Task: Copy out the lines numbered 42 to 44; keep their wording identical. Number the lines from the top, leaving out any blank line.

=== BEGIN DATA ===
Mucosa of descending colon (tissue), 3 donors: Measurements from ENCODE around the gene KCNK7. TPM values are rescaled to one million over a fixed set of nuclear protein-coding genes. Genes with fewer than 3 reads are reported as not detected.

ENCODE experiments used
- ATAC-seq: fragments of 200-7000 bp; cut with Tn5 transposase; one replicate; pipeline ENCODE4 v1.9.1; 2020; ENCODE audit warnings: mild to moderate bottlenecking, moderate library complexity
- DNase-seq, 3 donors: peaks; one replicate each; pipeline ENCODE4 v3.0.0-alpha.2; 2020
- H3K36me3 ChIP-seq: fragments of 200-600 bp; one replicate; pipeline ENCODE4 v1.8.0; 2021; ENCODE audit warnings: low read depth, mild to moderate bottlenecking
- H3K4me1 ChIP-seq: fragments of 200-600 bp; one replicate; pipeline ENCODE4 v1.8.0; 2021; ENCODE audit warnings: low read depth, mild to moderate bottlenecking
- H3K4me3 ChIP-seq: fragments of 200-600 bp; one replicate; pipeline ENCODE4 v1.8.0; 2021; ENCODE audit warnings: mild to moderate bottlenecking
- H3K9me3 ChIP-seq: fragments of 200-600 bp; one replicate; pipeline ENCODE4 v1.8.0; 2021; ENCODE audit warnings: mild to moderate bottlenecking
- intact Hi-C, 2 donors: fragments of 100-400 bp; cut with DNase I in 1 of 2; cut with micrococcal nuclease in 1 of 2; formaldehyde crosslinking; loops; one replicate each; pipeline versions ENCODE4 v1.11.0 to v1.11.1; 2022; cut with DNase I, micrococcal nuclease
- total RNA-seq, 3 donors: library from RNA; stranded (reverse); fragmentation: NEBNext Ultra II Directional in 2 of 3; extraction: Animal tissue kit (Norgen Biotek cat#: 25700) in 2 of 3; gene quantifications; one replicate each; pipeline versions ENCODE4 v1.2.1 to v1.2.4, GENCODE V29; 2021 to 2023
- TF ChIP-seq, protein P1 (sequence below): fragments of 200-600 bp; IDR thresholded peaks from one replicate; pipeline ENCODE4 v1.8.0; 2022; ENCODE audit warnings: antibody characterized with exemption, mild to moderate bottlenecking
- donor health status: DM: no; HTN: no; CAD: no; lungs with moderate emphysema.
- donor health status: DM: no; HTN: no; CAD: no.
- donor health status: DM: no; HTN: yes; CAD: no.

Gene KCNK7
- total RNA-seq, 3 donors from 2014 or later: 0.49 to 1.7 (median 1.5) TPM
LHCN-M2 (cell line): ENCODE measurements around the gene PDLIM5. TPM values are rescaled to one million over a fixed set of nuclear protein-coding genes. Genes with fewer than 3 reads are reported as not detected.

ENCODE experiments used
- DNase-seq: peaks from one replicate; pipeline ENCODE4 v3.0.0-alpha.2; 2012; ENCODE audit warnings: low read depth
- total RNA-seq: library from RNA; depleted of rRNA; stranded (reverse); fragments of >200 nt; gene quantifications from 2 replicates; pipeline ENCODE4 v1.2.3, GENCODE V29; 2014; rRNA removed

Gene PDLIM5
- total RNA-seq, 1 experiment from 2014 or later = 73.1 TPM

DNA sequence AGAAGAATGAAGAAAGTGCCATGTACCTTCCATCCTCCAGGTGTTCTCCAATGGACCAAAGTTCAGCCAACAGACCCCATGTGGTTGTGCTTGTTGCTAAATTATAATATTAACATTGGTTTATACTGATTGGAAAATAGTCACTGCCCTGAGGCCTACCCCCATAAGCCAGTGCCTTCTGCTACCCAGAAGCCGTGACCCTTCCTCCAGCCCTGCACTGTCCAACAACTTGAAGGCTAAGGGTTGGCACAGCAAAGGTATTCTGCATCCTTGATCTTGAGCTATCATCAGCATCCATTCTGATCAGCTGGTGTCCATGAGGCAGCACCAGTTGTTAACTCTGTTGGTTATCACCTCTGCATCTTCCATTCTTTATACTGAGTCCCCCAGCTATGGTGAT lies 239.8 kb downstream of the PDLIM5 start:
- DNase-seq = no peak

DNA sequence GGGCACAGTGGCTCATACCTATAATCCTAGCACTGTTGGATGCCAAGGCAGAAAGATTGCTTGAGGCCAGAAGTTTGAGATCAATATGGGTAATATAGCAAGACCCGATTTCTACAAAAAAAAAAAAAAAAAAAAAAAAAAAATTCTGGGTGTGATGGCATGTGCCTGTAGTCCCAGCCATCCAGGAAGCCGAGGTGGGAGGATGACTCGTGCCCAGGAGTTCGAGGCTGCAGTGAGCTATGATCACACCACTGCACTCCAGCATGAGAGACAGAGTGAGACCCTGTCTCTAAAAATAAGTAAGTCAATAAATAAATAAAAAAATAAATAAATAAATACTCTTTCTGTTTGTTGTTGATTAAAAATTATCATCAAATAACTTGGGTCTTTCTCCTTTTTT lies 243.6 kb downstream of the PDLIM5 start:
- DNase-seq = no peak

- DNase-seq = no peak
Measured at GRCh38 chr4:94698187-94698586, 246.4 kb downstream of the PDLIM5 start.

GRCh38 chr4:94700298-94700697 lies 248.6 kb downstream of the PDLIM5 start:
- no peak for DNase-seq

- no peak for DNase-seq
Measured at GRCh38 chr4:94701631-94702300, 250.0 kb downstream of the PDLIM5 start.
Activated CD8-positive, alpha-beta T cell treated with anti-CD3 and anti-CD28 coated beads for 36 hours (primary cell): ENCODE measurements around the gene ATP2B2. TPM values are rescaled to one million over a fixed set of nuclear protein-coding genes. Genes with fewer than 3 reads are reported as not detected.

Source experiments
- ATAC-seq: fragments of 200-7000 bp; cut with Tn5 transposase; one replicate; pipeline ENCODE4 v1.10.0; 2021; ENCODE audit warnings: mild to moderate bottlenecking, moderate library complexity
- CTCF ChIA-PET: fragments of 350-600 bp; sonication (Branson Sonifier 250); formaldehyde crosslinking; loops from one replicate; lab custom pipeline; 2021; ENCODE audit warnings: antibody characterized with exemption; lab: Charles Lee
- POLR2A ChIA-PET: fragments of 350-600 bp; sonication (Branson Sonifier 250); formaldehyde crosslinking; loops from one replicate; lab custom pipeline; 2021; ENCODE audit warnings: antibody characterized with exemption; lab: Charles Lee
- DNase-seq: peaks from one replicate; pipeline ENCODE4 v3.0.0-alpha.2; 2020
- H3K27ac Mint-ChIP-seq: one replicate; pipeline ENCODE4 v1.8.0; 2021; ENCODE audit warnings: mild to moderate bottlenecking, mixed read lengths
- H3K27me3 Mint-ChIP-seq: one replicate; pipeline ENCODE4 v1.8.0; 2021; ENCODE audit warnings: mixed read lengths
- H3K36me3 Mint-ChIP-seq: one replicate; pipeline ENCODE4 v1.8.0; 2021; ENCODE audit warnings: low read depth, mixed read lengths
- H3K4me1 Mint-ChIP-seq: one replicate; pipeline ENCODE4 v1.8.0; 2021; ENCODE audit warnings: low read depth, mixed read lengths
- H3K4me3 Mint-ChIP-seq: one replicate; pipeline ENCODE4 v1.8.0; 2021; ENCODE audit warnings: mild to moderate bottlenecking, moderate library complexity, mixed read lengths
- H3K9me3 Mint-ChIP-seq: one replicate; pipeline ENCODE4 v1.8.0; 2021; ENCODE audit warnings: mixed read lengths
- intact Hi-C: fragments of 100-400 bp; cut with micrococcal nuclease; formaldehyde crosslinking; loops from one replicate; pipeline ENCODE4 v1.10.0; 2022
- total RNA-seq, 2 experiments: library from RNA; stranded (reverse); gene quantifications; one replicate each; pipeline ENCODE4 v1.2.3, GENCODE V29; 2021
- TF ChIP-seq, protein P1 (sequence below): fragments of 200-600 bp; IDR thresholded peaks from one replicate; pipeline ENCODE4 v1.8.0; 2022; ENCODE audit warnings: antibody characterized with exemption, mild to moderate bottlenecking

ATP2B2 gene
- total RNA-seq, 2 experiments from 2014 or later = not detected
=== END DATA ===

- H3K4me1 Mint-ChIP-seq: one replicate; pipeline ENCODE4 v1.8.0; 2021; ENCODE audit warnings: low read depth, mixed read lengths
- H3K4me3 Mint-ChIP-seq: one replicate; pipeline ENCODE4 v1.8.0; 2021; ENCODE audit warnings: mild to moderate bottlenecking, moderate library complexity, mixed read lengths
- H3K9me3 Mint-ChIP-seq: one replicate; pipeline ENCODE4 v1.8.0; 2021; ENCODE audit warnings: mixed read lengths